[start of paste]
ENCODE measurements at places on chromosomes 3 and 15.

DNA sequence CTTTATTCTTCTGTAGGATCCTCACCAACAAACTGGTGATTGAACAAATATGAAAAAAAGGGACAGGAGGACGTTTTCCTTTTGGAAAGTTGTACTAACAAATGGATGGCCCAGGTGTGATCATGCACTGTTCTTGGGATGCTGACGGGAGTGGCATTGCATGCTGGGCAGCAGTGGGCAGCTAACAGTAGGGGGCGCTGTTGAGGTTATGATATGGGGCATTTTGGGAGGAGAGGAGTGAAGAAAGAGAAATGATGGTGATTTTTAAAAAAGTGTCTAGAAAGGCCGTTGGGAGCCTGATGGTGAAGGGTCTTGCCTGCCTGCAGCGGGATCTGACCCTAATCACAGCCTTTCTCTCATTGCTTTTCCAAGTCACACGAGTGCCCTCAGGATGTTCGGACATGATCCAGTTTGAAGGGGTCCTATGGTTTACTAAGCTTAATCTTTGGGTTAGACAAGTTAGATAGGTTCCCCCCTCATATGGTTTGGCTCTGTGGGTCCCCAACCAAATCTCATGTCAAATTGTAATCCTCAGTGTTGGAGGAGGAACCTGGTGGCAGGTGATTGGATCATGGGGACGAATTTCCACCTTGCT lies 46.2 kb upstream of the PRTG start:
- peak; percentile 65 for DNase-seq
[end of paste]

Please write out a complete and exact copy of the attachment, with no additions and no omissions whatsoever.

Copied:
ENCODE measurements at places on chromosomes 3 and 15.

DNA sequence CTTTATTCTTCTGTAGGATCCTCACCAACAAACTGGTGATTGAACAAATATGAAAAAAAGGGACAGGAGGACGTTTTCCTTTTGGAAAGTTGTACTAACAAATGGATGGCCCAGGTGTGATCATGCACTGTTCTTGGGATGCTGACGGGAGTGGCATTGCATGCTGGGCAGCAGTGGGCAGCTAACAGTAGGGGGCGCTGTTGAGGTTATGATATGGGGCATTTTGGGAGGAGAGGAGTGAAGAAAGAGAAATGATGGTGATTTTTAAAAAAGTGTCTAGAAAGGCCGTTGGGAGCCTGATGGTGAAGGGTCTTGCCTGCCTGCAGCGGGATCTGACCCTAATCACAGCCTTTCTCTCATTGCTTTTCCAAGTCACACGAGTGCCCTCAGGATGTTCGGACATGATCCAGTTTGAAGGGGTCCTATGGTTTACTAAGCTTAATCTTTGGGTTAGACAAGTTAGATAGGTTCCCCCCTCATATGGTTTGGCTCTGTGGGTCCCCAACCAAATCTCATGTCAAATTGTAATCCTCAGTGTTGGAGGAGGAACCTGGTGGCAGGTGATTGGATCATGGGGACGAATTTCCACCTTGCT lies 46.2 kb upstream of the PRTG start:
- peak; percentile 65 for DNase-seq